Echoing the unforgiving backdrop of their present home in the American west, Milquetoast and Co. hold absolutely nothing back from us in their new single and music video “Hummingbirds,” which was released this year and is currently available everywhere premium indie music is sold and streamed. There’s nothing fake or disingenuous about the passion we find in between the strings and delicate vocal harmonies in this piece – from the moment we enter the first stanza forward, both the melodic tone and the poetic trajectory make clear to us how real the emotion is in this piece, with essentially nothing entering the fold that wasn’t intended to influence the narrative.
The string section is extremely prominent in the master mix, but there’s not much in this track that is strong enough to get in the way of the lead vocal when it’s unveiling lyrics from the eye of the storm. Although it’s presented to us at a volume that occasionally resembles a lover’s whisper, there’s scarcely an instance in which the crooning doesn’t sound penetrative and capable of asserting the theme of a verse through little more than the tone of the singer’s voice. It’s not in-your-face physical, but it’s a very immersive element here just the same.
I’ve never been much for non-live action music videos, but the way the visual counterpart to the single version of “Hummingbirds” was made doesn’t make it very easy for me to dismiss its contents at all. The illustrations here make the imagery surreally human and affective to the point of being rather tragic when paired with the minor key melodies in the backdrop. It’s even more powerful than it would have been with real people trying to capture the same kind of a concept, and it’s definitely made me ready to hear another full-length album from Milquetoast and Co. sometime soon (as they’re obviously capable of producing one).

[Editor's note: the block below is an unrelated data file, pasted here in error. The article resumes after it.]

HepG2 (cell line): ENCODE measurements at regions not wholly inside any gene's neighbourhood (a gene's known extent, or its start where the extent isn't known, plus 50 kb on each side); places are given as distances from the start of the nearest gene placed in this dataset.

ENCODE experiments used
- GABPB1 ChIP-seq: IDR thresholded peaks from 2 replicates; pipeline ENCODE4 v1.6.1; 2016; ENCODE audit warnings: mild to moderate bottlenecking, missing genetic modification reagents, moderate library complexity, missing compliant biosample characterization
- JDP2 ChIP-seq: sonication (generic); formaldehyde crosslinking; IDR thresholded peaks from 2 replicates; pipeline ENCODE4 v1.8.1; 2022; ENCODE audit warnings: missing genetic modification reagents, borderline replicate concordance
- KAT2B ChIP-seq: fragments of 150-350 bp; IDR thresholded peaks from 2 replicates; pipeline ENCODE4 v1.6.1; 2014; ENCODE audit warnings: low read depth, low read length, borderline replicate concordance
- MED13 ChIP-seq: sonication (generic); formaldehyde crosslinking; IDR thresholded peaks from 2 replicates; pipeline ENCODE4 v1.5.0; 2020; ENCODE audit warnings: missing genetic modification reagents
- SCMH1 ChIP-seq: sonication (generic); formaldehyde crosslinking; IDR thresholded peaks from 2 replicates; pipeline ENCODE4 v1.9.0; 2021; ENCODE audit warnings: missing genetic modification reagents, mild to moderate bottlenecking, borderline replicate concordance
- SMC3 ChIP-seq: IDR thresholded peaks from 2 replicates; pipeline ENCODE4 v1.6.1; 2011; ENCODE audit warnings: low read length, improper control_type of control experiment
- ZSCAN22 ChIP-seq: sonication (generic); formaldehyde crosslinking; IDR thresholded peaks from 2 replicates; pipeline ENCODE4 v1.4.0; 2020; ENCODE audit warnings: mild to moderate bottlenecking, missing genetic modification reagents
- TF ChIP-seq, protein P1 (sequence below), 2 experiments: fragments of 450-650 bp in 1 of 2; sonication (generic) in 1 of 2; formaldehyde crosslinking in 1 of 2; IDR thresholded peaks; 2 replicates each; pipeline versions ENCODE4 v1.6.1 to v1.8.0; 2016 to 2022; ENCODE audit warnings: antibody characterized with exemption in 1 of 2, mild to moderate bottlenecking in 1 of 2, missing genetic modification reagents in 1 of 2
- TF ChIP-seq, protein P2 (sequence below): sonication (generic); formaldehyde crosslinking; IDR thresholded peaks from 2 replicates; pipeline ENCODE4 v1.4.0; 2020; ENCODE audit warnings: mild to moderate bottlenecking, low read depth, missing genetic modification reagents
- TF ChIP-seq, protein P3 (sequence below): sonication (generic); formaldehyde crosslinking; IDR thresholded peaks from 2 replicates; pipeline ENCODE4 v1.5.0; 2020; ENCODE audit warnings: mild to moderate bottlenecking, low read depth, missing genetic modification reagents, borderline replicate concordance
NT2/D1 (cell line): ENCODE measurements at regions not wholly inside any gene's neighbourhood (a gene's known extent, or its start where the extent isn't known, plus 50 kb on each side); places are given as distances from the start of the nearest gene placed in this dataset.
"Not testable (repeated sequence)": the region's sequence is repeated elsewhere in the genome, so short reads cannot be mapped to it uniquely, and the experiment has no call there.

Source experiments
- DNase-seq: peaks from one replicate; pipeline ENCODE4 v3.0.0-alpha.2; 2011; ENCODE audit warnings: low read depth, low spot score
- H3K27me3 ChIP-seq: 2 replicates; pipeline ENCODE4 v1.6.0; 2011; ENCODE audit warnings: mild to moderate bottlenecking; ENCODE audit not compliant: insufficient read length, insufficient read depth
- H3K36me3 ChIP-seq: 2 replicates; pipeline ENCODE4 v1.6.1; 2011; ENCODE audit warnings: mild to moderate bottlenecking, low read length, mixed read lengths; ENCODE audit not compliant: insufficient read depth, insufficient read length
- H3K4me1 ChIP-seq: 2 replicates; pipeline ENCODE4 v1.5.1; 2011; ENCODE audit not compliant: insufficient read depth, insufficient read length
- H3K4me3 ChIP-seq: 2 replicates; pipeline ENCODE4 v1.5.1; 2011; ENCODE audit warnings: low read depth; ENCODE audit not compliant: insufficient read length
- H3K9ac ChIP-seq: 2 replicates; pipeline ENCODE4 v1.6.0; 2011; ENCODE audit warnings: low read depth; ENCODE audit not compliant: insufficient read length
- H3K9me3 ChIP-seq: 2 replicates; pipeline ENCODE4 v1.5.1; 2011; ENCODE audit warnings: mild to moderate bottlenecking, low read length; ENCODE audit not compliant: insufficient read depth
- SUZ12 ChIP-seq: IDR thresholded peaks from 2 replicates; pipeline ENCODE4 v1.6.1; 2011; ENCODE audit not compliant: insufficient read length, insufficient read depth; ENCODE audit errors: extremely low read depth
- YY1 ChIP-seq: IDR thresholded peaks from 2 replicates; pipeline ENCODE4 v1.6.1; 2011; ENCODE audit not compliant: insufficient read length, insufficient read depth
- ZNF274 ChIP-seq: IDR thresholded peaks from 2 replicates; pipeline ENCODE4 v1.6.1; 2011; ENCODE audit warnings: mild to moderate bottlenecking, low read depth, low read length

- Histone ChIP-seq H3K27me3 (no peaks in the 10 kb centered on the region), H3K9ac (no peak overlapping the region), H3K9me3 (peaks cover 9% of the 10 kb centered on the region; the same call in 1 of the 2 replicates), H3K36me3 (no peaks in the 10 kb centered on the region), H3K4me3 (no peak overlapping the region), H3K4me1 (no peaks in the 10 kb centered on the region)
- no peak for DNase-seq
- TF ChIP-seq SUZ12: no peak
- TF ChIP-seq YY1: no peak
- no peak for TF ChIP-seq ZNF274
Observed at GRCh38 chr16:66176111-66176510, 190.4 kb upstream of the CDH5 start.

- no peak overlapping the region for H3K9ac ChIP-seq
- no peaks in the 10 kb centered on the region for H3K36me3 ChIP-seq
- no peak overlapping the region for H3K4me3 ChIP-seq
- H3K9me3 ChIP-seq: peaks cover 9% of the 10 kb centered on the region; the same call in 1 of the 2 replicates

There are different ways that the lyrics in this track can be interpreted, but from where I sit I think the way they’re structured against the grain of the beat is as critical to understanding their deeper meaning as any of their actual statements are. Milquetoast and Co. have always been an act that conveys not only through words but via the fabric of melodicism that these words sit atop in any given song, and in this performance I think they’re exhibiting the most elaborate artistic web-weaving they’ve ever put onto tape.
If you had big expectations for the new Milquetoast and Co. single much as I did, I can assure you that the substance and design of “Hummingbirds” will not be a letdown this holiday season. The snow might be falling and the nightly news could be just as icy and unforgivingly grim as the world outside looks, but in this single and its music video you’re certain to discover a white-hot artistic skill that has been getting progressively more intriguing in the eleven years since Drinking and Smoking Too Much with Women I Hate debuted.